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Am J Physiol. 1996 Jul;271(1 Pt 2):F216-22.

Metabolic alkalosis decreases bone calcium efflux by suppressing osteoclasts and stimulating osteoblasts.

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1
Department of Medicine, University of Rochester School of Medicine, New York 14642, USA.

Abstract

In vivo and in vitro evidence indicates that metabolic acidosis, which may occur prior to complete excretion of end products of metabolism, increases urinary calcium excretion. The additional urinary calcium is almost certainly derived from bone mineral. Neutralization of this daily acid load, through the provision of base, decreases calcium excretion, suggesting that alkali may influence bone calcium accretion. To determine whether metabolic alkalosis alters net calcium efflux (JCa+) from bone and bone cell function, we cultured neonatal mouse calvariae for 48 h in either control medium (pH approximately equal to 7.4, [HCO3-] approximately equal to 24), medium simulating mild alkalosis (pH approximately equal to 7.5, [HCO3-] approximately equal to 31), or severe alkalosis (pH approximately equal to 7.6, [HCO3-] approximately equal to 39) and measured JCa+ and the release of osteoclastic beta-glucuronidase and osteoblastic collagen synthesis. Compared with control, metabolic alkalosis caused a progressive decrease in JCa+, which was correlated inversely with initial medium pH (pHi). Alkalosis caused a decrease in osteoclastic beta-glucuronidase release, which was correlated inversely with pHi and directly with JCa+. Alkalosis also caused an increase in osteoblastic collagen synthesis, which was correlated directly with pHi and inversely with JCa+. There was a strong inverse correlation between the effects alkalosis on osteoclastic beta-glucuronidase release and osteoblastic collagen synthesis. Thus metabolic alkalosis decreases JCa+ from bone, at least in part, by decreasing osteoclastic resorption and increasing osteoblastic formation. These results suggest that the provision of base to neutralize endogenous acid production may improve bone mineral accretion.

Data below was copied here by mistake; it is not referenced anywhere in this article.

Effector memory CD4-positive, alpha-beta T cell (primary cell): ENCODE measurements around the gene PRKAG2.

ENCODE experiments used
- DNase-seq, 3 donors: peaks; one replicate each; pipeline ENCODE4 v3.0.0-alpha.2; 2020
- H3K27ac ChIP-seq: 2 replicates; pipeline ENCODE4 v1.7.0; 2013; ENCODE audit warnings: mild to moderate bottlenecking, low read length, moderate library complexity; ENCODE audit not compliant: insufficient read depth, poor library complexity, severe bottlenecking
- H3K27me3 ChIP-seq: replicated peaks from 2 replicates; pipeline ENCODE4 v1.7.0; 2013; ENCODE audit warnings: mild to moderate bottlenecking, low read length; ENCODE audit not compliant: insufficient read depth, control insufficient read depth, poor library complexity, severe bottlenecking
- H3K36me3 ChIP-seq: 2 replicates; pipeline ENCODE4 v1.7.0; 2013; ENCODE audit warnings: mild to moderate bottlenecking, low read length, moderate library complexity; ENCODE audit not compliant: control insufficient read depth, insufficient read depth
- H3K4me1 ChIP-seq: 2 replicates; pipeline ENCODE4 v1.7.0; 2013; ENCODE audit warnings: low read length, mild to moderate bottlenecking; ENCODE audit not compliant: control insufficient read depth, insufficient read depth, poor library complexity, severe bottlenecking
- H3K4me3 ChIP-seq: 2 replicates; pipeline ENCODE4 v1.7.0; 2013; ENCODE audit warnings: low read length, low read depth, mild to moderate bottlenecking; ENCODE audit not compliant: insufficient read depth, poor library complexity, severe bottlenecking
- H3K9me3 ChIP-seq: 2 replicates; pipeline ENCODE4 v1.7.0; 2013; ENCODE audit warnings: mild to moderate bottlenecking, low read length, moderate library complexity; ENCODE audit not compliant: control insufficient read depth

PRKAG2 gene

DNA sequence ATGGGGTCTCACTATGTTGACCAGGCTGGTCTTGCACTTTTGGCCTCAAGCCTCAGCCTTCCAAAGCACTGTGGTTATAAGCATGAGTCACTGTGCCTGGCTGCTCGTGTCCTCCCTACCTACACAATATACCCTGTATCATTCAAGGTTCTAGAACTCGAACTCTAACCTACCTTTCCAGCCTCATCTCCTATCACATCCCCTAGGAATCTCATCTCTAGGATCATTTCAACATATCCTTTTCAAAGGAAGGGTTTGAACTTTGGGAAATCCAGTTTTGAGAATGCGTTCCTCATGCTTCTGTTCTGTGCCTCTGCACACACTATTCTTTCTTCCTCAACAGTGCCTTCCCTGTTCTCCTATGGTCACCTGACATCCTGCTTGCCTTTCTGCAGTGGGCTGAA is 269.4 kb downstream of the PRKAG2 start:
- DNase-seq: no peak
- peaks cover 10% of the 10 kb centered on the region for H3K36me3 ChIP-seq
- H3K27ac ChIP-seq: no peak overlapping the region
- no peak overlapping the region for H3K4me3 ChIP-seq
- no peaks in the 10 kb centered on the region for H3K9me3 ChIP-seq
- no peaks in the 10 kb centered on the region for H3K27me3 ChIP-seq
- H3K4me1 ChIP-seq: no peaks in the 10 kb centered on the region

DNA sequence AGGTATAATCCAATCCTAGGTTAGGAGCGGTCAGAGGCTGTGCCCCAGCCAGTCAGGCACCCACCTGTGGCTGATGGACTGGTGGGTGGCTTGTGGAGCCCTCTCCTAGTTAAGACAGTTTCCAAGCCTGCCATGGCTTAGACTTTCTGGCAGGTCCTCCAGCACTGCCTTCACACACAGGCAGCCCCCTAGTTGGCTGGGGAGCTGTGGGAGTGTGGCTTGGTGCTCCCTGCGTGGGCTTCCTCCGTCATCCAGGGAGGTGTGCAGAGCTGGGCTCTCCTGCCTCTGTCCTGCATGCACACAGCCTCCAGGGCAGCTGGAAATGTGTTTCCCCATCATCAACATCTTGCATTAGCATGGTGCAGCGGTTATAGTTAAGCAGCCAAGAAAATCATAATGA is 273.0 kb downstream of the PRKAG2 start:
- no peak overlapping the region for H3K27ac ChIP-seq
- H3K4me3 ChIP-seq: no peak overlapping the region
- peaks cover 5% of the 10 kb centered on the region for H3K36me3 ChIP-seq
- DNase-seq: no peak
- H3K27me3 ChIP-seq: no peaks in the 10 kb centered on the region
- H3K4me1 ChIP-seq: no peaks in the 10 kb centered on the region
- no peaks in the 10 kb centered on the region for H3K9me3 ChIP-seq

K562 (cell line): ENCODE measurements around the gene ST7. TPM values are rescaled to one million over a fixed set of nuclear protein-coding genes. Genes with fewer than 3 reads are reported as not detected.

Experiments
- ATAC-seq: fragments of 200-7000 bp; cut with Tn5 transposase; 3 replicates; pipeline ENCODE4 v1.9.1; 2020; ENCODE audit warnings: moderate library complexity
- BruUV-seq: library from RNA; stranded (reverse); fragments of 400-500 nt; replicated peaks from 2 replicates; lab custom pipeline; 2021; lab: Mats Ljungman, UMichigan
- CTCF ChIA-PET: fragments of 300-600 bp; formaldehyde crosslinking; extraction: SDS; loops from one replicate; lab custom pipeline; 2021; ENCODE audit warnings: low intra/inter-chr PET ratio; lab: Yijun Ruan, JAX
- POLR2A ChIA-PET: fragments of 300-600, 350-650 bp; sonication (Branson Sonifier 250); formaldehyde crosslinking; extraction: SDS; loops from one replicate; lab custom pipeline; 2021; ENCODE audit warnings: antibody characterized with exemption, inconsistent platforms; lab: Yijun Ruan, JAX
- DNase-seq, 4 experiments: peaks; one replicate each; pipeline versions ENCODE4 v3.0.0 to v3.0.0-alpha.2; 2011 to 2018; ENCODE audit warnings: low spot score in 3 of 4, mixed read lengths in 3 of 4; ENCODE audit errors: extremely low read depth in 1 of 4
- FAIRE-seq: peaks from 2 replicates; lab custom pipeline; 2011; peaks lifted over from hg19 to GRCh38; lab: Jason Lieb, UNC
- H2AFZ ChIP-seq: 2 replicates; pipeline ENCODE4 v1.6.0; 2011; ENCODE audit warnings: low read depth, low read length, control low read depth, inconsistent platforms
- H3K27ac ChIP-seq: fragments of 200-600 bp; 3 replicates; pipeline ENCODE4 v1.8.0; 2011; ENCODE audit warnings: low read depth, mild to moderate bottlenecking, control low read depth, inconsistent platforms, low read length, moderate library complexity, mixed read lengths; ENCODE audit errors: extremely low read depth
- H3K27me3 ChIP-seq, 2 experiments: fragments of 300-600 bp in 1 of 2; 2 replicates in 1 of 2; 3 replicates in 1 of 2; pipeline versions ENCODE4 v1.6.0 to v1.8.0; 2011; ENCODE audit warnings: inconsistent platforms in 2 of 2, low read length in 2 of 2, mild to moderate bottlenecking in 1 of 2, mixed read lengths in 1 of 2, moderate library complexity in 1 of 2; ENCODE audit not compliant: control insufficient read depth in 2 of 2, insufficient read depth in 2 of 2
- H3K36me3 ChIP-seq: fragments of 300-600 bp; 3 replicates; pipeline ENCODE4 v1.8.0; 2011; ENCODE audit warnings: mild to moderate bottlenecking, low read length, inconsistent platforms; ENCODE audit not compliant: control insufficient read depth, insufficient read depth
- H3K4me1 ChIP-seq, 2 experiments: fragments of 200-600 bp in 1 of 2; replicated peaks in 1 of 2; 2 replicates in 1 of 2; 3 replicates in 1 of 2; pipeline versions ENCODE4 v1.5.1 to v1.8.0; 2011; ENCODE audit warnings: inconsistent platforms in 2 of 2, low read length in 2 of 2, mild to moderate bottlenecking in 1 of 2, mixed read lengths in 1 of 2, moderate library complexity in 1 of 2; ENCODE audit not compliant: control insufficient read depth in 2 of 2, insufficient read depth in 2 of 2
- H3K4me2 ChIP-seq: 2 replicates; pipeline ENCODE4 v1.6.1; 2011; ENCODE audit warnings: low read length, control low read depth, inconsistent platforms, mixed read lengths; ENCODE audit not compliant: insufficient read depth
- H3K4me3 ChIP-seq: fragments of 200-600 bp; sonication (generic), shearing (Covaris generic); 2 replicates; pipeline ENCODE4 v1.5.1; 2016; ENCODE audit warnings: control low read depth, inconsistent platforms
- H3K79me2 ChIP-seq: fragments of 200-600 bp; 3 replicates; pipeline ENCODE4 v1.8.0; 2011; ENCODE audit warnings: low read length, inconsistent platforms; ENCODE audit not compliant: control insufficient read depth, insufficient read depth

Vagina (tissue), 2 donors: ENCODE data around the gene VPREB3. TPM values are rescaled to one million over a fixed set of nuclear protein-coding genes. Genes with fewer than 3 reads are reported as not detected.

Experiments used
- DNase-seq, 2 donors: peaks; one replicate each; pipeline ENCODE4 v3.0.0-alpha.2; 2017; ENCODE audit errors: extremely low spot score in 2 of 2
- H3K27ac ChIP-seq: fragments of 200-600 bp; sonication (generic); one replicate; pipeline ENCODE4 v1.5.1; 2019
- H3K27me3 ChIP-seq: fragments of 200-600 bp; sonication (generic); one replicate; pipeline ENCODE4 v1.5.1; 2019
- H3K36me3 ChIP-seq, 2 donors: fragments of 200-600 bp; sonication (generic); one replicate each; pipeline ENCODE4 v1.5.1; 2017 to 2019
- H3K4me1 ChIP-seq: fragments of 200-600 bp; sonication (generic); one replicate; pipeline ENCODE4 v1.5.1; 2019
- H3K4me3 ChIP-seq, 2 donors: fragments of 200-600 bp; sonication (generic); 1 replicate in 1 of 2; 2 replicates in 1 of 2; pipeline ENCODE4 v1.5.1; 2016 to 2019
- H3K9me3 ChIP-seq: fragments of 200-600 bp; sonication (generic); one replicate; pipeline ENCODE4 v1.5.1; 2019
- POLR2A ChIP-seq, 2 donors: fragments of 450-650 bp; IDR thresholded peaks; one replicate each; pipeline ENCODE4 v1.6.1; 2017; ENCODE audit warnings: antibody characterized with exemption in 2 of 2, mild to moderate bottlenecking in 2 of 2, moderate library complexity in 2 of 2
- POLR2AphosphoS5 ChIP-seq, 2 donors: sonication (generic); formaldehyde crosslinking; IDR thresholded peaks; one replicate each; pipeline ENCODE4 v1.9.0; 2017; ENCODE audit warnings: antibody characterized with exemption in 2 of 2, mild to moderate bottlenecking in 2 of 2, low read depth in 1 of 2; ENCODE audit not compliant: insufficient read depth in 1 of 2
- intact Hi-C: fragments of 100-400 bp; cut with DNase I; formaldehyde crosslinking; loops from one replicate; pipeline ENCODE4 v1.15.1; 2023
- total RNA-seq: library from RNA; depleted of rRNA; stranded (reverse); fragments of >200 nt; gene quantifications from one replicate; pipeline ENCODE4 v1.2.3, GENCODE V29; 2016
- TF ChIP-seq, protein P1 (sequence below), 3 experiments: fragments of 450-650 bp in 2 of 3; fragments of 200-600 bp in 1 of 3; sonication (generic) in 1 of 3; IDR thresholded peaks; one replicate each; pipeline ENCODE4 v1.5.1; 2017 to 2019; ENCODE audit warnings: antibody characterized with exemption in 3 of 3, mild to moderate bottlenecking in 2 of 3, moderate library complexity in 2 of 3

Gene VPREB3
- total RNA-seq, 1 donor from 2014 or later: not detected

[Indexed for MEDLINE]

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